Spreading cheer with festive food
December 13, 2006 12:10 PM   Subscribe

(not cookies) food gifts. I'd like some recipes for not too expensive, not too hard to make, but stunning food gifts that are easy to package and give away for the holidays. Got any gems you'd be willing to share?

This year I am committed to making what is turning out to be a pretty expensive cranberry chutney that I am going to package in french jelly jars and give away as gifts. But for next year, or this year if I am feeling ambitious, I'd like to have some other alternatives. This is a bit of a tall order, so if you have something you love that fits one or the other criteria (easy to make or not too expensive) please share those too.
posted by nnk to Food & Drink (35 answers total) 45 users marked this as a favorite
Not easy to transport, but I adore making my persimmon pudding with hard sauce.

Also, homemade peanut brittle or peppermint bark are favorites.

A big hit also was my Bourbon Braised Applesauce. Add more of everything unhealthy, a lot more spices, like clove, and leave the apples sorta chunky in this recipe.
posted by Ambrosia Voyeur at 12:18 PM on December 13, 2006

I have friends who make jam or fruit pickles or cucumber dill pickles in the summer or early fall, and give those as gifts. They're awesome.

Seconding peanut brittle in a tin.
Teresa Neilsen Hayden has an annual rant about the glory of real fruitcake and the inadequacy of the substitutes we're all used to; recipe link at the bottom of the post.
posted by LobsterMitten at 12:39 PM on December 13, 2006

Candied Pecans. Very easy. The only hard part is not eating them all yourself before you can give them away.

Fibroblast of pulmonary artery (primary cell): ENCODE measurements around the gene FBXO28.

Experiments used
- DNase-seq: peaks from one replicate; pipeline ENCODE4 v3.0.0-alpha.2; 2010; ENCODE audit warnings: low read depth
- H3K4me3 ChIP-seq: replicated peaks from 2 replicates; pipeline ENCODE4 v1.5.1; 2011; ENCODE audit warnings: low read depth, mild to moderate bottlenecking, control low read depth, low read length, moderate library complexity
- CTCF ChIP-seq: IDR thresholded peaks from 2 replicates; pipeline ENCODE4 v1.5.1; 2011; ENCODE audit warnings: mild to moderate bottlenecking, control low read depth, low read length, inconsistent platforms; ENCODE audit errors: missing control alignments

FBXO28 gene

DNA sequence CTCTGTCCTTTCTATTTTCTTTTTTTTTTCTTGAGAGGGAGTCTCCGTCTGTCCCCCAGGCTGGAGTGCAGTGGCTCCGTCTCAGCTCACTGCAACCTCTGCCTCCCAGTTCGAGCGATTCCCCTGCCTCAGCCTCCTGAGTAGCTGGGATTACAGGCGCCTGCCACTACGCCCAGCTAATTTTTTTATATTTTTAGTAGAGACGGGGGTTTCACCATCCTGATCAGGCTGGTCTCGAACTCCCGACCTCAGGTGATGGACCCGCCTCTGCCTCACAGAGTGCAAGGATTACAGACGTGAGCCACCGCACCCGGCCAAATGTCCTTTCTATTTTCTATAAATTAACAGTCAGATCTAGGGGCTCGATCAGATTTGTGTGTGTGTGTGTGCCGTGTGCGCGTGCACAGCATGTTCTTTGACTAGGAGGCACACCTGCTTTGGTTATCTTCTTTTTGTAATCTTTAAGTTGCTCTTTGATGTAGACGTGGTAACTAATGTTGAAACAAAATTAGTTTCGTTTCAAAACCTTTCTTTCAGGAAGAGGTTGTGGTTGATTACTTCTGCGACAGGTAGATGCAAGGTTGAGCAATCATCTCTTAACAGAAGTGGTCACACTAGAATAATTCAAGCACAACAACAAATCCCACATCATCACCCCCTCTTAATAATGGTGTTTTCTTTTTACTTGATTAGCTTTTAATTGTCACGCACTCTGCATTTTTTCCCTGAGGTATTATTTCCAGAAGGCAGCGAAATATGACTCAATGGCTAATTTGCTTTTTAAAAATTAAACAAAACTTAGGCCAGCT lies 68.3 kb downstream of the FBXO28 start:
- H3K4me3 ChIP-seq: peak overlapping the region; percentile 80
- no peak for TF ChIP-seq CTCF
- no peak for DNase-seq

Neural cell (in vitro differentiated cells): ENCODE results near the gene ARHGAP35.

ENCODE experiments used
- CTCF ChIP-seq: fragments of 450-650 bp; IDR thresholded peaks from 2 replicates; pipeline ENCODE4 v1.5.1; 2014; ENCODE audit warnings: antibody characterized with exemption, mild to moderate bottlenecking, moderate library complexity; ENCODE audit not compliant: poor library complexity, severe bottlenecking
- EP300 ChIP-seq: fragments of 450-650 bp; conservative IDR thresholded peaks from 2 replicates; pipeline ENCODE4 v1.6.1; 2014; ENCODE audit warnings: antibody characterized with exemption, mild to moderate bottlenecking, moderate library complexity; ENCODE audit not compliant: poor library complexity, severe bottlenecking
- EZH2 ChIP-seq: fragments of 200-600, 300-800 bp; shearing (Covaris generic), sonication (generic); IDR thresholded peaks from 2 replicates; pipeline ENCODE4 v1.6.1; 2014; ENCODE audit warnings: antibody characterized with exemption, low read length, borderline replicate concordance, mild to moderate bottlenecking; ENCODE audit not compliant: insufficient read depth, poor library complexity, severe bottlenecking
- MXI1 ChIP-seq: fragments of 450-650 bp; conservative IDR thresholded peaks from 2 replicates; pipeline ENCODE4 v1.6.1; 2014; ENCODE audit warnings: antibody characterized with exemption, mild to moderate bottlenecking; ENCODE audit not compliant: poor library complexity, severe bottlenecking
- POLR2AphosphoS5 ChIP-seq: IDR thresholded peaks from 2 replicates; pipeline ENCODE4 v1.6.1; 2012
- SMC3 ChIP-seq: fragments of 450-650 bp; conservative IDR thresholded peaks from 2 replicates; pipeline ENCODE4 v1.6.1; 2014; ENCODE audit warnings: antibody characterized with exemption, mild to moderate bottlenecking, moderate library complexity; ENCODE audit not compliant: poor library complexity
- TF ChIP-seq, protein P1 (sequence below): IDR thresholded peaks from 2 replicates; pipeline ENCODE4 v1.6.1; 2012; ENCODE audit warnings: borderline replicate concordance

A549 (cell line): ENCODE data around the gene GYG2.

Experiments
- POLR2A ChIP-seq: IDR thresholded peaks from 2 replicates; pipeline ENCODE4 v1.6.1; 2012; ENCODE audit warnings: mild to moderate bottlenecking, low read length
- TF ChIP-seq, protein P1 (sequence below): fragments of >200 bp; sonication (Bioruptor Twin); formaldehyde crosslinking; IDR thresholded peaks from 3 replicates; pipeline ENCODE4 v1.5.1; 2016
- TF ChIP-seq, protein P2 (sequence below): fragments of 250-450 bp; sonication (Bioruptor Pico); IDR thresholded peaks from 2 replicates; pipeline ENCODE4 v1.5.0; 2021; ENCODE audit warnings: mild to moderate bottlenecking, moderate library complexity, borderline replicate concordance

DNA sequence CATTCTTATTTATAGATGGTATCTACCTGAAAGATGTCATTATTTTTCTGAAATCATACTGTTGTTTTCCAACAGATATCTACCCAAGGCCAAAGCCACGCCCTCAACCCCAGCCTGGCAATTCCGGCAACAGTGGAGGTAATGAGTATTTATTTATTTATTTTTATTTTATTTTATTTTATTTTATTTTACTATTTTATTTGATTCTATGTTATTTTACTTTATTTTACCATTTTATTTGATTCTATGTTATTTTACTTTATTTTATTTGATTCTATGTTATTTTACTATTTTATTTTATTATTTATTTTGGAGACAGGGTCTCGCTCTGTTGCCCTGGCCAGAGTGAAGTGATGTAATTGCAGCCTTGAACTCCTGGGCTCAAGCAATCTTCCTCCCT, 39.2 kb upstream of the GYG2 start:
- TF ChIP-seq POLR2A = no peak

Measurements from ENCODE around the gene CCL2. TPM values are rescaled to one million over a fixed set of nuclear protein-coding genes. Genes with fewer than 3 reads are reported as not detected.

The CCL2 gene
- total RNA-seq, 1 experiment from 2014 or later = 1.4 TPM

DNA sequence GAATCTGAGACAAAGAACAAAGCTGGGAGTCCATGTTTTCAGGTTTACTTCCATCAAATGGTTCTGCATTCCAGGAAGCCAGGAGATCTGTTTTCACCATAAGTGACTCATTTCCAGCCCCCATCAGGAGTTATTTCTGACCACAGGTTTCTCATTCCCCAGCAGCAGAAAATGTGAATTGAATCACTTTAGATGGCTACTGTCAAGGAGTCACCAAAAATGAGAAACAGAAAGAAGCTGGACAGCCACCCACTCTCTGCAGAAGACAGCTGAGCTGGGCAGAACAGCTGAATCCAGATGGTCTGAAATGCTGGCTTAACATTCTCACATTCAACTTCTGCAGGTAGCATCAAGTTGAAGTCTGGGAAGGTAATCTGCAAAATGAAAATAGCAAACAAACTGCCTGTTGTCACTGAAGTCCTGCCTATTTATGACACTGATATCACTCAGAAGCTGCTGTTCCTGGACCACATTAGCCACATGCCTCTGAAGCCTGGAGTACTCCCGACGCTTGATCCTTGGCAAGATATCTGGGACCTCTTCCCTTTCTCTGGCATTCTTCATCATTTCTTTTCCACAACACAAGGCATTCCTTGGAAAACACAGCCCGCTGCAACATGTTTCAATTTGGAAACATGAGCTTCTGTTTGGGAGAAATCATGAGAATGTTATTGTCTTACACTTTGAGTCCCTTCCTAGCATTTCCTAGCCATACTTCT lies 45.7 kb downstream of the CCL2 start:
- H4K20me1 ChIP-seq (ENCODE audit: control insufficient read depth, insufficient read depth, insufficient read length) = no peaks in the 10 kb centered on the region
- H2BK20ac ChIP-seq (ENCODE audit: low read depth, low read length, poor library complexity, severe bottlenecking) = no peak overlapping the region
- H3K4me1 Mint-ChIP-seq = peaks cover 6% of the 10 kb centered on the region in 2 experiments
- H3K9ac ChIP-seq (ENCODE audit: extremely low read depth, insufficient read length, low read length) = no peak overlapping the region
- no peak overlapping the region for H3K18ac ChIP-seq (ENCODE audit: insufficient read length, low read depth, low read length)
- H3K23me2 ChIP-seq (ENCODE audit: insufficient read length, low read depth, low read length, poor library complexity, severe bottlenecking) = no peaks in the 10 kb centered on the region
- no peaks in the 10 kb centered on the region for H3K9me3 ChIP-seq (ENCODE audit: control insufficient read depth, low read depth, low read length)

posted by DevilsAdvocate at 12:40 PM on December 13, 2006

You can make infused olive oils (add herbs to the oil in the bottle) or better yet, infused vodka. If you're really in a pinch, you can add a jolly rancher or two of your favorite flavor to the vodka and it'll be the color and flavor the next day.
posted by Atom12 at 12:45 PM on December 13, 2006

Two things I've made in the past that have gone over extremely well (and look gorgeous to boot) are scented sugars and infused oils. I'm not sure if this is the kind of idea you're looking for, though, since these aren't baked or cooked. If I want to give any sugar or oil at Christmas I spend the summer and fall collecting pretty glass jars and vintage glass bottles, and I make the sugar and oil in the beginning of December. You can tailor the sugar to the giftee - citrus-based for tea drinkers, vanilla or mint for coffee drinkers, etc. For the oil I mostly use basil, garlic, or cayenne in a good olive oil base. It really looks great and cooks and salad lovers really appreciate it.
posted by iconomy at 12:47 PM on December 13, 2006

This year, I'm making individual-sized pound cakes for my coworkers. The recipe, which I believe came from Real Simple magazine (Dec 2004) makes 6 at a time. They're dead easy.
posted by donajo at 12:47 PM on December 13, 2006

Give them Martha Stewart's spicy nuts.

Seriously though. They don't take a lot of money or wizardry to make and they are delicious and impressive. They're sweet but with a spicy cayenne kick. Addictive.
posted by loiseau at 12:47 PM on December 13, 2006 [1 favorite]

Chocolate truffles.

No, seriously! I just made some last night. Basically, make a ganache (scalded heavy cream mixed into chocolate until the chocolate melts and mixes smoothly). Let it cool, shape it into balls, then coat them in either chocolate powder or a hard chocolate shell. Total active work time - about a half hour. They can be as cheap or expensive as you want, since it all comes down to the cost of the chocolate.

It really helps to have a melon baller to shape them, though, unless you really like getting your hands filthy.
posted by backseatpilot at 1:00 PM on December 13, 2006 [1 favorite]

I live in the southwest, while most of my family lives in Ohio, so the homemade red chile peanut brittle I sent a couple years ago was a big, exotic hit, and very easy to make.
posted by M.C. Lo-Carb! at 1:13 PM on December 13, 2006